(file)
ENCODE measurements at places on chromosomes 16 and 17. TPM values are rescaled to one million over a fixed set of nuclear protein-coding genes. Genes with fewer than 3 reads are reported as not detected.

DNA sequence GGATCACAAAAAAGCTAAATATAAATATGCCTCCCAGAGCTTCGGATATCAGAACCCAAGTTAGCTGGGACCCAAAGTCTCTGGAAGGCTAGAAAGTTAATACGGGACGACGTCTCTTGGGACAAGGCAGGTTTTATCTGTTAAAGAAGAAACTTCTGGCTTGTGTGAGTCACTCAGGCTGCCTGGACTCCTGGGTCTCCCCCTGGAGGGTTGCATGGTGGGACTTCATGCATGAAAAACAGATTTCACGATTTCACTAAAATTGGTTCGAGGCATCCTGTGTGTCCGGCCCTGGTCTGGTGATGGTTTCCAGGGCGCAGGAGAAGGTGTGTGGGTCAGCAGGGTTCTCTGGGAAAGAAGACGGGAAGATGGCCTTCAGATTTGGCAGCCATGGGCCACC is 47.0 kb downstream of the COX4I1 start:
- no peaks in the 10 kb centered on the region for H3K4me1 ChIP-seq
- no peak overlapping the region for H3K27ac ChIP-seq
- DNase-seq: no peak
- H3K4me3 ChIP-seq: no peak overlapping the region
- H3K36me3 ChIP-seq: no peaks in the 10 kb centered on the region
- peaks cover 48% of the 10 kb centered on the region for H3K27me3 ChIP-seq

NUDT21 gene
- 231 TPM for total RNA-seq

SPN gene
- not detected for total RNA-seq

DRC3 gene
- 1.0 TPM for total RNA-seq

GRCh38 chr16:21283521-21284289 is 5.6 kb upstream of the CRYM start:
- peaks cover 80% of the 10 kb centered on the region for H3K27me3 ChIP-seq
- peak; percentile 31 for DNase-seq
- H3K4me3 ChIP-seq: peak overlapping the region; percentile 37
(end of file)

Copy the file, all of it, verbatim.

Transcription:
ENCODE measurements at places on chromosomes 16 and 17. TPM values are rescaled to one million over a fixed set of nuclear protein-coding genes. Genes with fewer than 3 reads are reported as not detected.

DNA sequence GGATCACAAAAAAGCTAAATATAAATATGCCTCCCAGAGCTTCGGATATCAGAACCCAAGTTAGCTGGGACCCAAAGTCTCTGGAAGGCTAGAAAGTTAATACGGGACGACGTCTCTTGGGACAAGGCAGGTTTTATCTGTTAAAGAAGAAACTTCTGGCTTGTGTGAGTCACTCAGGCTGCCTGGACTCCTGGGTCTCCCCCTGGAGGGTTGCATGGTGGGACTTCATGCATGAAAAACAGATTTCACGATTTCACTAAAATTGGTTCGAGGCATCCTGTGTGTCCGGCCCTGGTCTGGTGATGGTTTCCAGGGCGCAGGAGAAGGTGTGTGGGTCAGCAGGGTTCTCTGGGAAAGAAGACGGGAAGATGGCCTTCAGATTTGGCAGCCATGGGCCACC is 47.0 kb downstream of the COX4I1 start:
- no peaks in the 10 kb centered on the region for H3K4me1 ChIP-seq
- no peak overlapping the region for H3K27ac ChIP-seq
- DNase-seq: no peak
- H3K4me3 ChIP-seq: no peak overlapping the region
- H3K36me3 ChIP-seq: no peaks in the 10 kb centered on the region
- peaks cover 48% of the 10 kb centered on the region for H3K27me3 ChIP-seq

NUDT21 gene
- 231 TPM for total RNA-seq

SPN gene
- not detected for total RNA-seq

DRC3 gene
- 1.0 TPM for total RNA-seq

GRCh38 chr16:21283521-21284289 is 5.6 kb upstream of the CRYM start:
- peaks cover 80% of the 10 kb centered on the region for H3K27me3 ChIP-seq
- peak; percentile 31 for DNase-seq
- H3K4me3 ChIP-seq: peak overlapping the region; percentile 37